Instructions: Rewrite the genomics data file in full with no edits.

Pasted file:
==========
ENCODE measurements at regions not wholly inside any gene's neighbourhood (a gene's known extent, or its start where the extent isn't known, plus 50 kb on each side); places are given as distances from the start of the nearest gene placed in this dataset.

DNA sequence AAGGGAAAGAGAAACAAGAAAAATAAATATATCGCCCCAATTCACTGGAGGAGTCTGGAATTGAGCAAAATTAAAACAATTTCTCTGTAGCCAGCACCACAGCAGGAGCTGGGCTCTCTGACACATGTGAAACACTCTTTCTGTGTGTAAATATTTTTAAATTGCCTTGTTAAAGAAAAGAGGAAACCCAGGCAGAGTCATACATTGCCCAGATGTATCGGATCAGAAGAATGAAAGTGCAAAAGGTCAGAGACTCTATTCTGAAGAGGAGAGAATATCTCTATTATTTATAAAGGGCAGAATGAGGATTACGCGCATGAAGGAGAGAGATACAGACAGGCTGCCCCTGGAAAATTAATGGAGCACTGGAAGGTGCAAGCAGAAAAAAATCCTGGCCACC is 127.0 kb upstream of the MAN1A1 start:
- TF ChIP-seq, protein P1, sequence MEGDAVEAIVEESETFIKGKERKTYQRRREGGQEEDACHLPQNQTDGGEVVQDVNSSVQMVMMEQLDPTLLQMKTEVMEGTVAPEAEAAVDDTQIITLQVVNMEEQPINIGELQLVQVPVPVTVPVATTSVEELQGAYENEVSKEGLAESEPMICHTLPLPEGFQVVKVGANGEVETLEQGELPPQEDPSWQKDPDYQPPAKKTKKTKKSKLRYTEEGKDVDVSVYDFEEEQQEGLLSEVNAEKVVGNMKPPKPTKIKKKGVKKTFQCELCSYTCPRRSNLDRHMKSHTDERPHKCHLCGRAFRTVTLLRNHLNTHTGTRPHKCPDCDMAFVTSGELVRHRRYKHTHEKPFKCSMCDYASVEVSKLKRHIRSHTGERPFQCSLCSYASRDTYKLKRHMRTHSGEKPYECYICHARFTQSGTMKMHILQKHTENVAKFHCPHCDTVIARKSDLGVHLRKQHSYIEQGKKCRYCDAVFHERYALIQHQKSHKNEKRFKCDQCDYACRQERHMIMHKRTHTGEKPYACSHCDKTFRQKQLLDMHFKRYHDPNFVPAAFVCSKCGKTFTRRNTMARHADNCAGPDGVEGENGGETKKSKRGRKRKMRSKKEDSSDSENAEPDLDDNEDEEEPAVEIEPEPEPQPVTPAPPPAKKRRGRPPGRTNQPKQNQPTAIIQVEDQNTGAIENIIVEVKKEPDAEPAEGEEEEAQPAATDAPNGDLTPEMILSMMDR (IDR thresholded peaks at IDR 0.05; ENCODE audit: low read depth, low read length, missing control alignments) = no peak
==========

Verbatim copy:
ENCODE measurements at regions not wholly inside any gene's neighbourhood (a gene's known extent, or its start where the extent isn't known, plus 50 kb on each side); places are given as distances from the start of the nearest gene placed in this dataset.

DNA sequence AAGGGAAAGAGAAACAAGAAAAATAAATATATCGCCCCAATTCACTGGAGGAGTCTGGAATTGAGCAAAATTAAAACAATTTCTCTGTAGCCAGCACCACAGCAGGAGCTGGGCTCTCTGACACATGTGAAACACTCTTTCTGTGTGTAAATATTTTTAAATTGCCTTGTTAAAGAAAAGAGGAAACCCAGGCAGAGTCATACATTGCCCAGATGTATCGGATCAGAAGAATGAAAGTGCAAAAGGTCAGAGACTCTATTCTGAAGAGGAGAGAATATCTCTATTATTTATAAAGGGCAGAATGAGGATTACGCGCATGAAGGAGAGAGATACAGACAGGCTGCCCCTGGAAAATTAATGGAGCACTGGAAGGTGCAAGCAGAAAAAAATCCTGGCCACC is 127.0 kb upstream of the MAN1A1 start:
- TF ChIP-seq, protein P1, sequence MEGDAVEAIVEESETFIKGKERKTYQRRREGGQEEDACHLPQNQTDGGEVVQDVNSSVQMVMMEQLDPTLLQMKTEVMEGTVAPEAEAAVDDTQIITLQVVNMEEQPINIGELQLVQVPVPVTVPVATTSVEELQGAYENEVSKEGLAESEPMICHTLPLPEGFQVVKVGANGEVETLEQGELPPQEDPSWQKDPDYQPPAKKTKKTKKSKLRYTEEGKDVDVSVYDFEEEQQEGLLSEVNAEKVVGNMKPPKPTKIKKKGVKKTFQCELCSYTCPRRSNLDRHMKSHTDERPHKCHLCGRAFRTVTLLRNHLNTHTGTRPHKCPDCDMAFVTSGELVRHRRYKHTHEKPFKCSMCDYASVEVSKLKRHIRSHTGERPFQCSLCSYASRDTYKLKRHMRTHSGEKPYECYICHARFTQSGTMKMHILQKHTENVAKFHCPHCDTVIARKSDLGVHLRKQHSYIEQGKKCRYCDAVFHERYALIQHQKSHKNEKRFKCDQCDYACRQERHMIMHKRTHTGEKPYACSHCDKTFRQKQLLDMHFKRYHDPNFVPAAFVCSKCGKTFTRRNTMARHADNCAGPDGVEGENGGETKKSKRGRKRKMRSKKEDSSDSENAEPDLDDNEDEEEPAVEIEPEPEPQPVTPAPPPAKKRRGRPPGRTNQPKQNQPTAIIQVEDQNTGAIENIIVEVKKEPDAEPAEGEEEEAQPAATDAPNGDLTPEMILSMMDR (IDR thresholded peaks at IDR 0.05; ENCODE audit: low read depth, low read length, missing control alignments) = no peak